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In The Studio: A Boring (But Effective) Way To Avoid Embarrassing Mixes
It always pays off when you remember to do it
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This article is provided by Home Studio Corner.

 
You know the feeling…

You pop in your latest mix to play it for a friend.

And as SOON as the mix starts playing, you want to crawl into a hole and disappear. “I swear this sounded better in my studio,” you tell yourself.

You start making excuses, trying to figure out why this mix you were so proud of 60 seconds ago is now embarrassing the crap out of you.

We’ve all been there.

Heck, I still go there occasionally. :>)

And sadly there’s no magic pill to prevent it from happening, but there IS one technique that works, although it’s kinda boring.

What is it?

Use a reference track while mixing.

See? I told you it was boring. But stick with me…

(If you’re unfamiliar with this, I’m referring to comparing your mix to a professional mix WHILE you’re mixing.)

This is probably the single greatest tool for snapping yourself out of the clouds of “I’m the best mix engineer to ever grace this planet” to “Oh, crap, this mix needs some serious work.”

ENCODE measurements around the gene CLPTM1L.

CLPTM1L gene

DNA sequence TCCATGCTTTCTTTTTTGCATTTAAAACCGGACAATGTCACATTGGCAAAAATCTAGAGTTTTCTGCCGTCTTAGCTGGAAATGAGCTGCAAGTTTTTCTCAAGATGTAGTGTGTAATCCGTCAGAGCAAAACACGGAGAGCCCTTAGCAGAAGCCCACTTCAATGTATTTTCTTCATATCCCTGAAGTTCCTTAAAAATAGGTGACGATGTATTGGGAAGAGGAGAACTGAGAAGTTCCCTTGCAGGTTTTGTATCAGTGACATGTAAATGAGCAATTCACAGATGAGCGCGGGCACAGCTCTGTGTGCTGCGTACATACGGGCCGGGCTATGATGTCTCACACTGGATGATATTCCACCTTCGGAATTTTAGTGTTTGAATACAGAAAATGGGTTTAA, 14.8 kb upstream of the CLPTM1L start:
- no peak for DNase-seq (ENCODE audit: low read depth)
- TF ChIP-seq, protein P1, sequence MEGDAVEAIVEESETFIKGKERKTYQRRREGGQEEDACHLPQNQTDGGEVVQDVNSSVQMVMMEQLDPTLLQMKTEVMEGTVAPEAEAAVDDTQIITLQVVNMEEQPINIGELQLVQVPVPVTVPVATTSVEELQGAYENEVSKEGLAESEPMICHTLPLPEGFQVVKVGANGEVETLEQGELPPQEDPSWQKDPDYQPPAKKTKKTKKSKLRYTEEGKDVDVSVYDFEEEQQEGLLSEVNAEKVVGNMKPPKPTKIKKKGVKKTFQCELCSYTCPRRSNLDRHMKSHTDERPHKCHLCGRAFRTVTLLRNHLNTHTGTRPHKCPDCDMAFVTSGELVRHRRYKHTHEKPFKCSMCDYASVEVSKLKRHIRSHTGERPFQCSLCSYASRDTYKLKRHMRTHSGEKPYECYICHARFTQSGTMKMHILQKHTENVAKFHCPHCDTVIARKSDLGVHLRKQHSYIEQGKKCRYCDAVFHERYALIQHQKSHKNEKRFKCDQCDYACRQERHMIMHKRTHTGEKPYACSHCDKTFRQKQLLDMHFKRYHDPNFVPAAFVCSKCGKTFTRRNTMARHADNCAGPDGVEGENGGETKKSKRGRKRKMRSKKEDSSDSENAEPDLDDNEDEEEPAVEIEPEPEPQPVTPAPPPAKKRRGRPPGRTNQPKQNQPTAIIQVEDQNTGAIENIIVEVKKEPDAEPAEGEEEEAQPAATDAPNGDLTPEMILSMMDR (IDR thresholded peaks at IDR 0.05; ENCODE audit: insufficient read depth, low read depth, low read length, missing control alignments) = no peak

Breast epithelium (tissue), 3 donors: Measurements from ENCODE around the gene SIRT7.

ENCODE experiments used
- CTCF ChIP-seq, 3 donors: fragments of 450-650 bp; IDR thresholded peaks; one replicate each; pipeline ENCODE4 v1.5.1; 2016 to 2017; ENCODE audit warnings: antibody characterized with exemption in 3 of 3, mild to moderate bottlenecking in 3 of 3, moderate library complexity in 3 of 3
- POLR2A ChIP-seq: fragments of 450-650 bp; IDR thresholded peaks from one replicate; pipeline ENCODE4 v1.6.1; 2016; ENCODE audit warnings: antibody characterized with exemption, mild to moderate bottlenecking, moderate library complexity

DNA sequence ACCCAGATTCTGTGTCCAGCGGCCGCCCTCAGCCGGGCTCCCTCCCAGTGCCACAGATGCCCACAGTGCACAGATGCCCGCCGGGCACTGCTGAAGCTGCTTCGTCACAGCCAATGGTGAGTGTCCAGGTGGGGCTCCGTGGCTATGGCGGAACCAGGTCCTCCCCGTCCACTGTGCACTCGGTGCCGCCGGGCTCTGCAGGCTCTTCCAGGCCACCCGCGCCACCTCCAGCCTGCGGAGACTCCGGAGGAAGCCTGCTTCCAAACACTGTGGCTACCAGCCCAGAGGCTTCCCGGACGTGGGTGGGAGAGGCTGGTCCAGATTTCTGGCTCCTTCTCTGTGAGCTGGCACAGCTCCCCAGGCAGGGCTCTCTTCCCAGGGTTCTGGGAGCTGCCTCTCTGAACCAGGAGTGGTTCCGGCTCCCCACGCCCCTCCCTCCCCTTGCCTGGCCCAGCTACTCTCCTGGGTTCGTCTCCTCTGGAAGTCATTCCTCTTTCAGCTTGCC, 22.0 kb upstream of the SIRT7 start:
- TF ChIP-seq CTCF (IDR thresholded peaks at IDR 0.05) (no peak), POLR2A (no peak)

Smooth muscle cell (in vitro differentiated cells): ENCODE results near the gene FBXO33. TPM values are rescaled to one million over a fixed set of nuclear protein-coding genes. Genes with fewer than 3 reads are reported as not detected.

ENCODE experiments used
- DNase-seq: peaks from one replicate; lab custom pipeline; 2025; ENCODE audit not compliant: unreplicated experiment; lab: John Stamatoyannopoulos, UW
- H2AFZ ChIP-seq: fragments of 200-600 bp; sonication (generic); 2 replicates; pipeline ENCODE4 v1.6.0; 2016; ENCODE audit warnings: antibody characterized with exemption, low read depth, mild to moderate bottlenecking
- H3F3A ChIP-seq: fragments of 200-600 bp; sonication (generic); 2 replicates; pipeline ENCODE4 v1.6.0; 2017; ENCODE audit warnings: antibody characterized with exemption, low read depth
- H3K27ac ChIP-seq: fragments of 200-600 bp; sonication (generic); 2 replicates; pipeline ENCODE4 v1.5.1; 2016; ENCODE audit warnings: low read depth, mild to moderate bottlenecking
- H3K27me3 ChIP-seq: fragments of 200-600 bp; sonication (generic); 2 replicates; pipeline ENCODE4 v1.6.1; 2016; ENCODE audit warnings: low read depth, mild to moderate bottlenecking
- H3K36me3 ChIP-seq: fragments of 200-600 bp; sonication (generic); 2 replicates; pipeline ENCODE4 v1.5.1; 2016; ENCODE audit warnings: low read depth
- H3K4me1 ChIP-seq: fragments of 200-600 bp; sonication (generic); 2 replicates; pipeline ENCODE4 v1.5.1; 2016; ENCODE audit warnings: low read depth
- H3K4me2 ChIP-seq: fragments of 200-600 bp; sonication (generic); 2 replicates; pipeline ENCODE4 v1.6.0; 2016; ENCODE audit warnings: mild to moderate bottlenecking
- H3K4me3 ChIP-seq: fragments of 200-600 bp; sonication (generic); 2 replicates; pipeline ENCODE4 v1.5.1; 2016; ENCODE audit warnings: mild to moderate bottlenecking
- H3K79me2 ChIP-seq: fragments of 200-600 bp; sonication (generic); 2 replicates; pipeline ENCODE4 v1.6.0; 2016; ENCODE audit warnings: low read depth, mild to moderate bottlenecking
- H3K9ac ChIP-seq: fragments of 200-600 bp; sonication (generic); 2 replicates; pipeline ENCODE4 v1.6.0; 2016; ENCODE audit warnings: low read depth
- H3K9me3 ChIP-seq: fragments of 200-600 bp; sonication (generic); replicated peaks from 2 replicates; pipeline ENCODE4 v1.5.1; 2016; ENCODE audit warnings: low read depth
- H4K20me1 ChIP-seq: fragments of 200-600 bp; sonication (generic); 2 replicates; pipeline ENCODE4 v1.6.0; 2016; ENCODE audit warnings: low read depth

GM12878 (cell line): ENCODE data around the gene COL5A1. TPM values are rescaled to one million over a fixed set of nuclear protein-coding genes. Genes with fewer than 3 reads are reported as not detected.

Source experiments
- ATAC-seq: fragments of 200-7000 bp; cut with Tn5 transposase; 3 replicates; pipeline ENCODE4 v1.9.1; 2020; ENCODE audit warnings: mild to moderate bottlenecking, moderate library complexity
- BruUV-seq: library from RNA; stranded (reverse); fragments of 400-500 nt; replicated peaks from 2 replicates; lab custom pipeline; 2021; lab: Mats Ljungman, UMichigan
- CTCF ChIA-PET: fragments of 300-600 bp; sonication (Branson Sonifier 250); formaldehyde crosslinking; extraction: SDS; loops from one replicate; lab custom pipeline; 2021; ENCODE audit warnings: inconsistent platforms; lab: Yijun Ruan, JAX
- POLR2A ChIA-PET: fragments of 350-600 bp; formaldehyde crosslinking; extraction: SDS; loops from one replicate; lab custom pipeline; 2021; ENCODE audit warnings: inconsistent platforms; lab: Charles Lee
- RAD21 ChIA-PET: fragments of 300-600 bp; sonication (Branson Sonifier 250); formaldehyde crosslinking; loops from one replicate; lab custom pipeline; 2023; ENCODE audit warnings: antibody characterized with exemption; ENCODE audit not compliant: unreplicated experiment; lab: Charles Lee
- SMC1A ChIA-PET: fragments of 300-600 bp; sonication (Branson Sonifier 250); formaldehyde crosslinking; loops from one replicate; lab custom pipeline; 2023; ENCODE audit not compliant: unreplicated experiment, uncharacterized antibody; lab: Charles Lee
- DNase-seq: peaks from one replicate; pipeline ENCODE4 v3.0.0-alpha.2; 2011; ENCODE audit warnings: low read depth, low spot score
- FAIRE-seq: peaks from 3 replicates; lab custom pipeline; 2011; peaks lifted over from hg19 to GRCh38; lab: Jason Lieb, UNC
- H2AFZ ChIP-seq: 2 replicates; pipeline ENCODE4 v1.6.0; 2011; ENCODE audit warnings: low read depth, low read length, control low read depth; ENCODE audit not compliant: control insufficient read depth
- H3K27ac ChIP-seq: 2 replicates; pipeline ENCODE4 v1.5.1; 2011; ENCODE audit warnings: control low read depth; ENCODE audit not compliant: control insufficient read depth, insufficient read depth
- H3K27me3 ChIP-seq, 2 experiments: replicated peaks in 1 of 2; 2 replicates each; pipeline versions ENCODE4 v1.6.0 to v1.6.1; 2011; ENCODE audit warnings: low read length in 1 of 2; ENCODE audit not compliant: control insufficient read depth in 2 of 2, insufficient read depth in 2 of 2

Why? Because it IMMEDIATELY lets you compare your precious mix with a professional mix, one that you KNOW sounds good.

Pick a song that you love, one that has a similar sound to the one you’re working on, and make it a habit to constantly flip back and forth between your mix and the reference track.

This can save you hours of working in the wrong direction, and it can help you get better mixes.

All you have to do is make your mix sound like the reference mix. Easy, right? :>)

No, it’s definitely not. But without a reference mix, you’re simply mixing based on what you THINK sounds good at the time. The reference track gives you a direct line back to reality. It keeps you grounded.

There are a bunch of ways to pull this off. Here’s how I do it. I loop a song in iTunes, then run it to a stereo channel on my mixer. Then I run the output of my DAW to another stereo track.

Then I just use the mute buttons to instantly flip back and forth between the reference and the mix.

Like I said, it’s not exciting, and it’s something I tend to forget to do, but it ALWAYS pays off when I remember.

The problem? Making your mix sound like the reference track isn’t easy, and it’s dang near impossible if you don’t know how to use the tools you have available to you.

Tools like EQ.

Master the use of EQ, and you’ll be well on your way to mixes that, rather than embarrassing you, will make you proud.

Joe Gilder is a Nashville-based engineer, musician, and producer who also provides training and advice at the Home Studio Corner.Note that Joe also offers highly effective training courses, including Understanding Compression and Understanding EQ.


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